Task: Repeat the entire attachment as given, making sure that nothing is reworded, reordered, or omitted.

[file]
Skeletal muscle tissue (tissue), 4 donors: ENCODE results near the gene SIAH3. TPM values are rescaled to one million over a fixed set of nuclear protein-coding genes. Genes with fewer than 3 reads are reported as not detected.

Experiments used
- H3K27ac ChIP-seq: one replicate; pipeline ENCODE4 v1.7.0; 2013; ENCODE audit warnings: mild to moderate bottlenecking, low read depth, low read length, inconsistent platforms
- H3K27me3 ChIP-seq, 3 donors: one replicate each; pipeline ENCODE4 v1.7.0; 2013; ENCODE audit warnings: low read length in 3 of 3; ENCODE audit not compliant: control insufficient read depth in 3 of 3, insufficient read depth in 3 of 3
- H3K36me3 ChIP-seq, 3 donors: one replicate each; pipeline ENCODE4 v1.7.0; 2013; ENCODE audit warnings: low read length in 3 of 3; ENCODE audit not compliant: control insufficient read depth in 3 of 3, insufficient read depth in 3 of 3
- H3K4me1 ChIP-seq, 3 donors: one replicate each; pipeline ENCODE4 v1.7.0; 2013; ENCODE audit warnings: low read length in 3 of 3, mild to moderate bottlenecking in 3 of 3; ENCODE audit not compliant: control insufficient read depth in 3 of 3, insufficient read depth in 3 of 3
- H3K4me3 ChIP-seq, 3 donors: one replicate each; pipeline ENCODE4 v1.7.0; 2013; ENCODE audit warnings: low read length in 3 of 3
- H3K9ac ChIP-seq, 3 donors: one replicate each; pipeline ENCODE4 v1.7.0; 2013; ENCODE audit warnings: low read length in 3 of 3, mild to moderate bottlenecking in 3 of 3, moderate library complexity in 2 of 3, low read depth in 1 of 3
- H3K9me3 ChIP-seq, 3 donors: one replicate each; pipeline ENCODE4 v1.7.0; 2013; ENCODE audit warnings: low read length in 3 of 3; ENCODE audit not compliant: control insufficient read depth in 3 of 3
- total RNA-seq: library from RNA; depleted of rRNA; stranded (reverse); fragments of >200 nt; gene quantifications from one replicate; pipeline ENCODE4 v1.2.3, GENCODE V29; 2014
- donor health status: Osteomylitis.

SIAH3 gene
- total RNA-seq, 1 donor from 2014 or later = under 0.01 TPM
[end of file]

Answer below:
Skeletal muscle tissue (tissue), 4 donors: ENCODE results near the gene SIAH3. TPM values are rescaled to one million over a fixed set of nuclear protein-coding genes. Genes with fewer than 3 reads are reported as not detected.

Experiments used
- H3K27ac ChIP-seq: one replicate; pipeline ENCODE4 v1.7.0; 2013; ENCODE audit warnings: mild to moderate bottlenecking, low read depth, low read length, inconsistent platforms
- H3K27me3 ChIP-seq, 3 donors: one replicate each; pipeline ENCODE4 v1.7.0; 2013; ENCODE audit warnings: low read length in 3 of 3; ENCODE audit not compliant: control insufficient read depth in 3 of 3, insufficient read depth in 3 of 3
- H3K36me3 ChIP-seq, 3 donors: one replicate each; pipeline ENCODE4 v1.7.0; 2013; ENCODE audit warnings: low read length in 3 of 3; ENCODE audit not compliant: control insufficient read depth in 3 of 3, insufficient read depth in 3 of 3
- H3K4me1 ChIP-seq, 3 donors: one replicate each; pipeline ENCODE4 v1.7.0; 2013; ENCODE audit warnings: low read length in 3 of 3, mild to moderate bottlenecking in 3 of 3; ENCODE audit not compliant: control insufficient read depth in 3 of 3, insufficient read depth in 3 of 3
- H3K4me3 ChIP-seq, 3 donors: one replicate each; pipeline ENCODE4 v1.7.0; 2013; ENCODE audit warnings: low read length in 3 of 3
- H3K9ac ChIP-seq, 3 donors: one replicate each; pipeline ENCODE4 v1.7.0; 2013; ENCODE audit warnings: low read length in 3 of 3, mild to moderate bottlenecking in 3 of 3, moderate library complexity in 2 of 3, low read depth in 1 of 3
- H3K9me3 ChIP-seq, 3 donors: one replicate each; pipeline ENCODE4 v1.7.0; 2013; ENCODE audit warnings: low read length in 3 of 3; ENCODE audit not compliant: control insufficient read depth in 3 of 3
- total RNA-seq: library from RNA; depleted of rRNA; stranded (reverse); fragments of >200 nt; gene quantifications from one replicate; pipeline ENCODE4 v1.2.3, GENCODE V29; 2014
- donor health status: Osteomylitis.

SIAH3 gene
- total RNA-seq, 1 donor from 2014 or later = under 0.01 TPM